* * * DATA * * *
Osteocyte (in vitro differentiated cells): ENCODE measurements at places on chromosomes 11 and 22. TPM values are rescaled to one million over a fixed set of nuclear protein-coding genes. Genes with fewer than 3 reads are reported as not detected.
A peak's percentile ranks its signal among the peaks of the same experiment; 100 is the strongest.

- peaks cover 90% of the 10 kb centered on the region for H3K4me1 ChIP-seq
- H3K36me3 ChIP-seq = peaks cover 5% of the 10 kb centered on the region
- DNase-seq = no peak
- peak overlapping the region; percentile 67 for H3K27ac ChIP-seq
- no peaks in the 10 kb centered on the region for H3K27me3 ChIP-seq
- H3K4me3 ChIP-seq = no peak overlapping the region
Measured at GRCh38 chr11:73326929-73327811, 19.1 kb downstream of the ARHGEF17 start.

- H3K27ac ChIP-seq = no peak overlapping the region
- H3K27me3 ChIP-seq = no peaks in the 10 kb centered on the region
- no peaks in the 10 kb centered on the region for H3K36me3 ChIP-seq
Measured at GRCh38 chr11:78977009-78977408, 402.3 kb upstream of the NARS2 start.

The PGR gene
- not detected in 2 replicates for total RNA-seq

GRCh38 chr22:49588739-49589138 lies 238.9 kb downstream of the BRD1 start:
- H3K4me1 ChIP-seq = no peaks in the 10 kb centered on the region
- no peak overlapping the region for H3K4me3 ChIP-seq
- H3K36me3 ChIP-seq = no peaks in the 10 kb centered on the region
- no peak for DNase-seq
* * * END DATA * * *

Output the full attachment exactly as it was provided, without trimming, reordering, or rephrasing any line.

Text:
Osteocyte (in vitro differentiated cells): ENCODE measurements at places on chromosomes 11 and 22. TPM values are rescaled to one million over a fixed set of nuclear protein-coding genes. Genes with fewer than 3 reads are reported as not detected.
A peak's percentile ranks its signal among the peaks of the same experiment; 100 is the strongest.

- peaks cover 90% of the 10 kb centered on the region for H3K4me1 ChIP-seq
- H3K36me3 ChIP-seq = peaks cover 5% of the 10 kb centered on the region
- DNase-seq = no peak
- peak overlapping the region; percentile 67 for H3K27ac ChIP-seq
- no peaks in the 10 kb centered on the region for H3K27me3 ChIP-seq
- H3K4me3 ChIP-seq = no peak overlapping the region
Measured at GRCh38 chr11:73326929-73327811, 19.1 kb downstream of the ARHGEF17 start.

- H3K27ac ChIP-seq = no peak overlapping the region
- H3K27me3 ChIP-seq = no peaks in the 10 kb centered on the region
- no peaks in the 10 kb centered on the region for H3K36me3 ChIP-seq
Measured at GRCh38 chr11:78977009-78977408, 402.3 kb upstream of the NARS2 start.

The PGR gene
- not detected in 2 replicates for total RNA-seq

GRCh38 chr22:49588739-49589138 lies 238.9 kb downstream of the BRD1 start:
- H3K4me1 ChIP-seq = no peaks in the 10 kb centered on the region
- no peak overlapping the region for H3K4me3 ChIP-seq
- H3K36me3 ChIP-seq = no peaks in the 10 kb centered on the region
- no peak for DNase-seq